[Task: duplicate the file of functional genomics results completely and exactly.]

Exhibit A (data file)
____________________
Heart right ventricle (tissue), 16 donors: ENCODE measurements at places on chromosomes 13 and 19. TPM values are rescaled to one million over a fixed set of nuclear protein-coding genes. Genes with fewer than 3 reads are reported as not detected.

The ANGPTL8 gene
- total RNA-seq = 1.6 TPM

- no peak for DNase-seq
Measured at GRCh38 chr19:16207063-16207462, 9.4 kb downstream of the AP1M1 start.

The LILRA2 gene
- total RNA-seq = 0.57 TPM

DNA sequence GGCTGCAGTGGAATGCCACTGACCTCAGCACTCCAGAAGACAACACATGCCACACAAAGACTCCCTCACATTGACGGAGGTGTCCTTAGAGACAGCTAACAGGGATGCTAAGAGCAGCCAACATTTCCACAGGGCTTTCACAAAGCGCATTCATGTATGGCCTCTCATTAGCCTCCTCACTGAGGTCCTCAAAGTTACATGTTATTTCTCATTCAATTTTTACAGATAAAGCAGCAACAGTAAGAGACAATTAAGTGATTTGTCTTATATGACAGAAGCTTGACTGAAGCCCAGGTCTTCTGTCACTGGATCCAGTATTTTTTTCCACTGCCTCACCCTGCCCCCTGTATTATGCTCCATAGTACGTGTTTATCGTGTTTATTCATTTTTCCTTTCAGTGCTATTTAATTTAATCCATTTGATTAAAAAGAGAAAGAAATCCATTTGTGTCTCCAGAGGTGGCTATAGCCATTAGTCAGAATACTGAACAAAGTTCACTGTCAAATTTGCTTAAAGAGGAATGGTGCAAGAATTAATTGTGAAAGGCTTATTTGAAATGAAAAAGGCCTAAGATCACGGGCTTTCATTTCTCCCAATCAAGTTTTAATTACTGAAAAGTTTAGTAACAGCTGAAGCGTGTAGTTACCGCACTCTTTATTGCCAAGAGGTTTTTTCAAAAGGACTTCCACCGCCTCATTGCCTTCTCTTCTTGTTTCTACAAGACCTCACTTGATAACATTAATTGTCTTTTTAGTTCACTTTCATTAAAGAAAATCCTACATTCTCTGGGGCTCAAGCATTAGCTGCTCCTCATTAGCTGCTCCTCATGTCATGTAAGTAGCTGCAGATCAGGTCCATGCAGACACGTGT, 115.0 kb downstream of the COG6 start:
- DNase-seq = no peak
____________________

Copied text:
Heart right ventricle (tissue), 16 donors: ENCODE measurements at places on chromosomes 13 and 19. TPM values are rescaled to one million over a fixed set of nuclear protein-coding genes. Genes with fewer than 3 reads are reported as not detected.

The ANGPTL8 gene
- total RNA-seq = 1.6 TPM

- no peak for DNase-seq
Measured at GRCh38 chr19:16207063-16207462, 9.4 kb downstream of the AP1M1 start.

The LILRA2 gene
- total RNA-seq = 0.57 TPM

DNA sequence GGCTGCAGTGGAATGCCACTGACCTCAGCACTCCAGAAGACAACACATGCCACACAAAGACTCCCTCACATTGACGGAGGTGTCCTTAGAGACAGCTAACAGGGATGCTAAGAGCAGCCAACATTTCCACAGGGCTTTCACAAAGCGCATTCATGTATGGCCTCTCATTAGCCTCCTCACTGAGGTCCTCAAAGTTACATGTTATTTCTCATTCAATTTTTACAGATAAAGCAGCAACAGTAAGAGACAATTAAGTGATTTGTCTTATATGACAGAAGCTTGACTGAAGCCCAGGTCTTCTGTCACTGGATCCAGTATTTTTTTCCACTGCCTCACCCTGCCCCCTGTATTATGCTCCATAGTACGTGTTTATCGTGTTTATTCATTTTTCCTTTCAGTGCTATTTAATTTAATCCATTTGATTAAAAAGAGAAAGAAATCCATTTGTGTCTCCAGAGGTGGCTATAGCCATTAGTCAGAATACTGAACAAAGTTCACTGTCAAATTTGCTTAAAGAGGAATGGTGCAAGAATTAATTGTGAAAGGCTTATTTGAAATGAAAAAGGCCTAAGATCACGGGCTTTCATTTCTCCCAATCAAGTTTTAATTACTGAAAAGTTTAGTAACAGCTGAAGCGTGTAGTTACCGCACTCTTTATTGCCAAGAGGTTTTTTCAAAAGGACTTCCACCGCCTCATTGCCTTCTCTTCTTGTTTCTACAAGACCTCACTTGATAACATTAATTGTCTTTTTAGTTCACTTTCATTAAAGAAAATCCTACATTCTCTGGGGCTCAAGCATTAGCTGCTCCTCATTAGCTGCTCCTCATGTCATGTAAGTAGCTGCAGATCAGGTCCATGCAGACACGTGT, 115.0 kb downstream of the COG6 start:
- DNase-seq = no peak